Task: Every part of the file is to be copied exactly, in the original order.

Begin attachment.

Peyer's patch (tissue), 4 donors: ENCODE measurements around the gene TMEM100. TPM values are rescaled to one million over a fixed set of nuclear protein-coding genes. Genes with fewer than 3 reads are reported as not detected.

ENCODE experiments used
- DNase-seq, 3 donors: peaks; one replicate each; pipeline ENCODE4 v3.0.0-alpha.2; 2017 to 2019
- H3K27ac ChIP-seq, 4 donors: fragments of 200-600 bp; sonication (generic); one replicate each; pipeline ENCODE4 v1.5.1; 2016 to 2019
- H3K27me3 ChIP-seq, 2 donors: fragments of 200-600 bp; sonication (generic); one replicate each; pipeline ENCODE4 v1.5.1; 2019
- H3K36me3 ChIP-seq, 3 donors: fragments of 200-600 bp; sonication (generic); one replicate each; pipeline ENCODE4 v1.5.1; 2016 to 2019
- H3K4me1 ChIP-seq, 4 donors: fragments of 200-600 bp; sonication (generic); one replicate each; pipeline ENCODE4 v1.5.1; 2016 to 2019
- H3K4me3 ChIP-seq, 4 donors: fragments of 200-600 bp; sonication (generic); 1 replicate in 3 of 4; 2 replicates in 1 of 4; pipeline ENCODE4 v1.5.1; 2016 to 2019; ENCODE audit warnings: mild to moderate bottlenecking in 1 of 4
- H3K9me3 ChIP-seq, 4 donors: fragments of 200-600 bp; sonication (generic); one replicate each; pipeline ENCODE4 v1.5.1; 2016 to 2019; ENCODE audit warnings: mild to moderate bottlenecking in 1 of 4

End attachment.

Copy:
Peyer's patch (tissue), 4 donors: ENCODE measurements around the gene TMEM100. TPM values are rescaled to one million over a fixed set of nuclear protein-coding genes. Genes with fewer than 3 reads are reported as not detected.

ENCODE experiments used
- DNase-seq, 3 donors: peaks; one replicate each; pipeline ENCODE4 v3.0.0-alpha.2; 2017 to 2019
- H3K27ac ChIP-seq, 4 donors: fragments of 200-600 bp; sonication (generic); one replicate each; pipeline ENCODE4 v1.5.1; 2016 to 2019
- H3K27me3 ChIP-seq, 2 donors: fragments of 200-600 bp; sonication (generic); one replicate each; pipeline ENCODE4 v1.5.1; 2019
- H3K36me3 ChIP-seq, 3 donors: fragments of 200-600 bp; sonication (generic); one replicate each; pipeline ENCODE4 v1.5.1; 2016 to 2019
- H3K4me1 ChIP-seq, 4 donors: fragments of 200-600 bp; sonication (generic); one replicate each; pipeline ENCODE4 v1.5.1; 2016 to 2019
- H3K4me3 ChIP-seq, 4 donors: fragments of 200-600 bp; sonication (generic); 1 replicate in 3 of 4; 2 replicates in 1 of 4; pipeline ENCODE4 v1.5.1; 2016 to 2019; ENCODE audit warnings: mild to moderate bottlenecking in 1 of 4
- H3K9me3 ChIP-seq, 4 donors: fragments of 200-600 bp; sonication (generic); one replicate each; pipeline ENCODE4 v1.5.1; 2016 to 2019; ENCODE audit warnings: mild to moderate bottlenecking in 1 of 4